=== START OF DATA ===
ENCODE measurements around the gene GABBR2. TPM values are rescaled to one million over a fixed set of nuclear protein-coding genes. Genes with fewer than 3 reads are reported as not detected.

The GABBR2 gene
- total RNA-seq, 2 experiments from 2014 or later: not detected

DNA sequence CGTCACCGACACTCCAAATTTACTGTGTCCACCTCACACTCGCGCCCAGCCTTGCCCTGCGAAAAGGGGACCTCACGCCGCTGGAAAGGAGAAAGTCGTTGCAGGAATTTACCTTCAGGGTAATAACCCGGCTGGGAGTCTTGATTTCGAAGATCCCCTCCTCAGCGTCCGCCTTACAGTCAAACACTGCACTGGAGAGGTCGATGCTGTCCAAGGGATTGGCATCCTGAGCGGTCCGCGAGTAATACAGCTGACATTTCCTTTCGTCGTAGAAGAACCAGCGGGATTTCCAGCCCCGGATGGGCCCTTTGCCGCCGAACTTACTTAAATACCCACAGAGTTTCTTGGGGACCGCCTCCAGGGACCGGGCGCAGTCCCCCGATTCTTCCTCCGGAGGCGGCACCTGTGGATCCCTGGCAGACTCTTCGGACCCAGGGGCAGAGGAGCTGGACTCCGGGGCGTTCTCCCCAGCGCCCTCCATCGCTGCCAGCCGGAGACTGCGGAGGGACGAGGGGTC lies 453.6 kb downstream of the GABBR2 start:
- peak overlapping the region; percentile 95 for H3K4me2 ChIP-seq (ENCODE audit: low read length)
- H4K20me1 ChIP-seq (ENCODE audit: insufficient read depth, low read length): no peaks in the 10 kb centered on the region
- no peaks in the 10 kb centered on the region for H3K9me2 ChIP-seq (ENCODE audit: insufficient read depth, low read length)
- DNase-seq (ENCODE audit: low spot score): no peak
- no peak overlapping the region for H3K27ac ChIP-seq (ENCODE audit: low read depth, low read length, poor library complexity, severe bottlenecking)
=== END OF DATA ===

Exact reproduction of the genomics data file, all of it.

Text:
ENCODE measurements around the gene GABBR2. TPM values are rescaled to one million over a fixed set of nuclear protein-coding genes. Genes with fewer than 3 reads are reported as not detected.

The GABBR2 gene
- total RNA-seq, 2 experiments from 2014 or later: not detected

DNA sequence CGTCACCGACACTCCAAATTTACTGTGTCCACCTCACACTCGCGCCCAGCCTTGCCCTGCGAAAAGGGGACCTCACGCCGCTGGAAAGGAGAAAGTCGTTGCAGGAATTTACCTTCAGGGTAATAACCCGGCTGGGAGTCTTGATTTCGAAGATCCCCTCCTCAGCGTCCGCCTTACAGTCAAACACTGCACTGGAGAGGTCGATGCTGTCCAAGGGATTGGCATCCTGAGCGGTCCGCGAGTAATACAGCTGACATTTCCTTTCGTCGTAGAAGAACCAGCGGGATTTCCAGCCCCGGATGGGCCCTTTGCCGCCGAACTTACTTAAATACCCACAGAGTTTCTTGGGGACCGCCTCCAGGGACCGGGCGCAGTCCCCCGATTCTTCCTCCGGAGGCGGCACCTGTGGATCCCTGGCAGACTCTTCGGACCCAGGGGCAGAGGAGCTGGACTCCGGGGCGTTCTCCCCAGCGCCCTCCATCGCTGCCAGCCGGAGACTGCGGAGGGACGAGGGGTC lies 453.6 kb downstream of the GABBR2 start:
- peak overlapping the region; percentile 95 for H3K4me2 ChIP-seq (ENCODE audit: low read length)
- H4K20me1 ChIP-seq (ENCODE audit: insufficient read depth, low read length): no peaks in the 10 kb centered on the region
- no peaks in the 10 kb centered on the region for H3K9me2 ChIP-seq (ENCODE audit: insufficient read depth, low read length)
- DNase-seq (ENCODE audit: low spot score): no peak
- no peak overlapping the region for H3K27ac ChIP-seq (ENCODE audit: low read depth, low read length, poor library complexity, severe bottlenecking)